A quasiordered set, or quoset, is a set equipped with a quasiorder.
Unlike with other notions of order, a set equipped with a quasiorder cannot be constructively understood as a kind of enriched category (at least, not as far as I know …). Using excluded middle, however, a quasiorder is the same as a partial order; interpret literally to mean that or , while conversely means that but .
Accordingly, quasiorders in general should usually be replaced by partial orders when generalising mathematics to other categories. However, if a quasiorder satisfies comparison (if , then or ), then it is a linear order (at least on some quotient set), which is an important concept.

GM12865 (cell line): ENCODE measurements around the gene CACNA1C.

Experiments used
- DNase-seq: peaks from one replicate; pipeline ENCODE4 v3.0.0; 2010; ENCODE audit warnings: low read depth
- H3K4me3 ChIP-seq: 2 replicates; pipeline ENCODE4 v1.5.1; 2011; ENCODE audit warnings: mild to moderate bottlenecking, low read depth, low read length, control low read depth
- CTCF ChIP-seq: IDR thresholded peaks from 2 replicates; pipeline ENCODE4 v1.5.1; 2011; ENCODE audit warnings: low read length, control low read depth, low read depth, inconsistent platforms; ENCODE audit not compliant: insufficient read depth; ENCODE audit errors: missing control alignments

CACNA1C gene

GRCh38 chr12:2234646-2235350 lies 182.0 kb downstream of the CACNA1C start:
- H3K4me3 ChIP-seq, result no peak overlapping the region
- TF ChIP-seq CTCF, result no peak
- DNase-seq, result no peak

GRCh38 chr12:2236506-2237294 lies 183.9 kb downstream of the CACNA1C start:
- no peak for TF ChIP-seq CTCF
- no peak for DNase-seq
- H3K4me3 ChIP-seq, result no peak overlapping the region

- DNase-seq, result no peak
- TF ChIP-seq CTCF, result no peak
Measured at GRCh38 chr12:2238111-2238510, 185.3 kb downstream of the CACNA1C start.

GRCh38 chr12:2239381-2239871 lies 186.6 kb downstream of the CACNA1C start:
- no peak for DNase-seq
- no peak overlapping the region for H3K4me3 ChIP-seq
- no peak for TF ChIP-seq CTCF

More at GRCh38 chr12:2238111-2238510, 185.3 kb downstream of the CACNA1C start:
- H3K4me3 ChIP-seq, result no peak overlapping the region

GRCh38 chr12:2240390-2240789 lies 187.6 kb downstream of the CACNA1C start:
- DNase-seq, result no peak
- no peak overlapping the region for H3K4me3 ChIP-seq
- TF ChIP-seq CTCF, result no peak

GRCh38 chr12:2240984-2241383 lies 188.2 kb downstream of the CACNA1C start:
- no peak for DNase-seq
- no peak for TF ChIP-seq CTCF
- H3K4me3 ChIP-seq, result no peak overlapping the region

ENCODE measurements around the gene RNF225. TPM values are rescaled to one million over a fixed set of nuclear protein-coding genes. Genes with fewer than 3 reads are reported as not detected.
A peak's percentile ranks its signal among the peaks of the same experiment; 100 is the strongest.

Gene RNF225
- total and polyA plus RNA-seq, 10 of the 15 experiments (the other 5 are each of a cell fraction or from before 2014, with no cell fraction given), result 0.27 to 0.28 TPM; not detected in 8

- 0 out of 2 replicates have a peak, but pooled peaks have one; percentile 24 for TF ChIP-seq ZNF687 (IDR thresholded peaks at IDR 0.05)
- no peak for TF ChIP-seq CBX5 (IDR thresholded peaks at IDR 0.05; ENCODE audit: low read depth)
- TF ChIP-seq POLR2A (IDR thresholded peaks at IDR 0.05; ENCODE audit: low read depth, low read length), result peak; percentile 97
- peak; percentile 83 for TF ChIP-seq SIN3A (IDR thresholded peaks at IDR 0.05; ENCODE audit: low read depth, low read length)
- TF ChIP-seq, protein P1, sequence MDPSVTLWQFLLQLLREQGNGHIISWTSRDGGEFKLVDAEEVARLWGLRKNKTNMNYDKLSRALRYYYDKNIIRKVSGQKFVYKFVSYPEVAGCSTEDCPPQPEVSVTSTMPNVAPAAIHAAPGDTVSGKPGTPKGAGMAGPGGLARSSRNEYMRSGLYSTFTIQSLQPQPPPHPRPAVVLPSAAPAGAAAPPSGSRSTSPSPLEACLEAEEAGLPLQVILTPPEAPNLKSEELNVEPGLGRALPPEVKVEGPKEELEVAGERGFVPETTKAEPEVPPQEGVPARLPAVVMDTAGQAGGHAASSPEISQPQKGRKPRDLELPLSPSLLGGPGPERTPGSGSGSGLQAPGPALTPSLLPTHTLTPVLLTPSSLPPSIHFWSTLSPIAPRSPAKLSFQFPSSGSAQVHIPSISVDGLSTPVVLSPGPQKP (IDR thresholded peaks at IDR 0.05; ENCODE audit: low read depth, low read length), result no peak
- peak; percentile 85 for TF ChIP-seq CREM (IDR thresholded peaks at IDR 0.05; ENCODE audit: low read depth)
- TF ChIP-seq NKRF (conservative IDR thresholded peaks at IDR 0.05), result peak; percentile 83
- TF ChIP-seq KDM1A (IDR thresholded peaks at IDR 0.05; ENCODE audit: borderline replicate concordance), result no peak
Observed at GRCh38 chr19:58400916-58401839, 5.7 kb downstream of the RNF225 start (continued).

There are also certainly examples of quasiordered sets that are also partially ordered, where and (while related and so denoted with similar symbols) don't correspond as above. For example, if is any inhabited set and is any linearly ordered set, then the function set is partially ordered with meaning that always and quasiordered with meaning that always. Except in degenerate cases, it's quite possible to have , , and simultaneously.